State Keeps Balking on Transit

    As the quest for funding six transit corridors gets focused, one natural source -- the state -- is proving exceedingly balky in helping any of the Miami-Dade initiatives. The Legislature rejected all county attempts to support mass transit, while setting a budget so that $900 million gets spent in the coming year on county roads and highway expansion. Show Me the Money, Part 102. Full story is HERE.

Wednesday, April 27, 2016

Zapata: Stop Building till Traffic Fixed

    In what could be a portent for major changes in local transit and development, Miami-Dade Commissioner Juan Zapata is demanding a building moratorium in his West End district until the area's horrendous traffic woes are addressed. The LBA says that could be a disaster, but experts say that regulators should address transportation matters the same way they consider water and sewer requirements before a development is approved. Full story is HERE.

Tuesday, April 26, 2016

Half-Penny to fund SMART plan?

Show me the money, part 101: When it comes to discussing the future transit in Miami-Dade, a key element is the half-penny transportation sales tax -- a fund that is supposed to be overseen by a watchdog agency, which has persistently approved spending in ways that voters didn't want. When can the half-penny start funding the 12 corridors approved last week? Full story HERE.

Monday, April 25, 2016

Key Transit Questions Unanswered

 While county leaders were ecstatic last week after agreeing to move forward simultaneously on developing 12 rapid transit corridors, the politicians achieved unanimity in transit by avoiding the hard questions of what corridors should go first and how to pay for them.
    While the mayor and transit director didn't mention key figures in their talks to the MPO, the accompanying written report and slide presentation did show that there are vast disparities in how much the routes are currently used and the associated costs of creating new rail lines. The North and Kendall lines in particular could be very expensive while having far fewer riders. Full story HERE.

Friday, April 15, 2016

Liberty Square Residents: Construction Now!

While some pastors said the bidding process was so skewed that it should start over, Liberty Square resident Takeria Allen had  one word to describe when she thought construction should begin:  "Now!"
    Allen was among the hundreds packed into the Liberty Square community center on Thursday evening to hear Mayor Carlos Gimenez and other speakers explain what Related Urban proposed to do in its $300-million redevelopment of Dade's oldest and largest public housing project. Full story HERE.

Thursday, April 14, 2016

Pastor Demands HUD investigation

   A prominent Liberty City pastor is demanding that HUD investigate the bidding process that resulted in the mayor recommending Related Urban do the $325 million makeover.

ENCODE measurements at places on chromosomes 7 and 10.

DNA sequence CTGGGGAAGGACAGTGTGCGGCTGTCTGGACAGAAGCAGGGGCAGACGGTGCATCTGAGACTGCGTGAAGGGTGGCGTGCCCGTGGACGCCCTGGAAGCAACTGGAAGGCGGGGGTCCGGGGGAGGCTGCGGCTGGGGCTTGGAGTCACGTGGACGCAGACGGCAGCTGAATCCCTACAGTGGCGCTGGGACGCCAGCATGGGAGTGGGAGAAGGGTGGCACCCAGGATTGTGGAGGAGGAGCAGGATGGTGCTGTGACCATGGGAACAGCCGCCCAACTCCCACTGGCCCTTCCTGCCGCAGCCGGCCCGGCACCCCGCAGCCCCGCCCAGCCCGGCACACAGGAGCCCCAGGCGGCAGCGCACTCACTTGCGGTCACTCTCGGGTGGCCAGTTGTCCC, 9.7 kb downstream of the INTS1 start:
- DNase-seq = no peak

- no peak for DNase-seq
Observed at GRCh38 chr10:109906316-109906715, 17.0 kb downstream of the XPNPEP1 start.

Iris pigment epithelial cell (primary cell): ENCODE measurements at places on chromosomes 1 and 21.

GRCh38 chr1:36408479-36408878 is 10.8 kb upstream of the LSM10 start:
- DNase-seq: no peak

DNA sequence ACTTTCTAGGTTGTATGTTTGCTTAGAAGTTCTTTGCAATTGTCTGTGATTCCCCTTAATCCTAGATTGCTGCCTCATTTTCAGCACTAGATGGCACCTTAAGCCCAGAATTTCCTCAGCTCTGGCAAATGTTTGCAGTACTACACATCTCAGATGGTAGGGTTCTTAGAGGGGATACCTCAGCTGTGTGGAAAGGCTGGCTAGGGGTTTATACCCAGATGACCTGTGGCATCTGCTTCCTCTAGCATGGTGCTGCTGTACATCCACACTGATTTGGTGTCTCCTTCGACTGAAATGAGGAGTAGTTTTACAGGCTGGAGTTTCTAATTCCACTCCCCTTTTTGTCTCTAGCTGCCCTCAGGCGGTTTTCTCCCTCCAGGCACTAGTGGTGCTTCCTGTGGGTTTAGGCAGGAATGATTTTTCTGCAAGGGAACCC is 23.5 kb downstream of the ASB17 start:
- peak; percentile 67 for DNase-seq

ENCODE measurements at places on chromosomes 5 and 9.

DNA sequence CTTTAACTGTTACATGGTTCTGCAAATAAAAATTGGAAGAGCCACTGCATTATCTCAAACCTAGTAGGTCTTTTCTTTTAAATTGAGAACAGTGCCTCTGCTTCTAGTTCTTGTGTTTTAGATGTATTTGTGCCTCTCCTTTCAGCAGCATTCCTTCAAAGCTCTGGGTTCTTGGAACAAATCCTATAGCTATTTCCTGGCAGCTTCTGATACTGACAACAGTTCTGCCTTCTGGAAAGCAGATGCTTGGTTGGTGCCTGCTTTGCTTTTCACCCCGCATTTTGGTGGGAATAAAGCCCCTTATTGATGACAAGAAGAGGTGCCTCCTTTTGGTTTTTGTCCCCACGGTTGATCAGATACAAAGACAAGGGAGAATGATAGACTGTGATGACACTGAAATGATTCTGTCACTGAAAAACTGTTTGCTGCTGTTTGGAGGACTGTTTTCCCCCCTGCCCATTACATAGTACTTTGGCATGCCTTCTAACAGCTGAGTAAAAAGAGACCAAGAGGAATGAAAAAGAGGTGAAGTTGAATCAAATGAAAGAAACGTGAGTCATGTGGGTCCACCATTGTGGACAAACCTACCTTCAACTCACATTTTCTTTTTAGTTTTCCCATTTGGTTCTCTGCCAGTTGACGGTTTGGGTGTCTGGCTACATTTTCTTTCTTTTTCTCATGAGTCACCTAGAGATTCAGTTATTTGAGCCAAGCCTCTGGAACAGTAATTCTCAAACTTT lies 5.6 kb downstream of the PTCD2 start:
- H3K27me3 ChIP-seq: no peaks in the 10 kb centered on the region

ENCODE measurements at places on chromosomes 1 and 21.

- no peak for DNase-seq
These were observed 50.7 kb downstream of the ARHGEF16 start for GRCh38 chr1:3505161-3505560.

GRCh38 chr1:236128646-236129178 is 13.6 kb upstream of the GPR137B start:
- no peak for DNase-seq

HUD is crucial because it must sign off on any deal before construction begins. Updated with Liu comments at 12:27 pm. Correction added 3 p.m. April 15. Full story HERE

Monday, April 11, 2016

Protests, electioneering at Liberty Square

     With a mayoral election looming, a pastors' protest at Liberty Square on Monday took on strong political overtones, with harsh criticism of Mayor Carlos Gimenez, an appearance by his top rival and -- perhaps a first for the county's oldest housing project -- an appearance by fervent animal rights activist Rita Schwartz. For photos and a report on the show, click HERE. I'll have a serious analysis of Related Group's final final proposal later.

Sunday, April 3, 2016

The Legend Continues

November 1978, Jonestown, Guyana: Jim Jones is at bottom right, face up, belly exposed, while a San Francisco Examiner photographer walks among the dead. Photo: Tim Chapman, Courtesy of HistoryMiami
es, it’s true: He once paid for a voodoo curse on a photo editor. (“It worked!”) True: He was able to rush off to the Jonestown massacre because he had $2000 in cash in his work locker. Yes, he slashed a TV camera operator’s cable because the crew was blocking his shot. Trying to stuff a snake down a driver’s throat? Well, that’s an exaggeration.
     Now, HistoryMiami is preparing an exhibit of his work. My story in Biscayne Times is available HERE

Friday, April 1, 2016

Transit App: Good and Bad

   A new, unpublicized GPS app for Miami-Dade Transit is working: (A) Pretty Darn Good, (B) Not So Good and (C) Spot on. That's three reactions -- two from regular bus commuters and one from my own observations. Full story is HERE.

Friday, March 18, 2016

Transit Tracker Up and Running

    Real-time GPS tracking is now available for virtually all buses in the county, Transit Director Alice Bravo said Thursday. The question for riders: Is it really working? Full story, including more CITT developments, available HERE.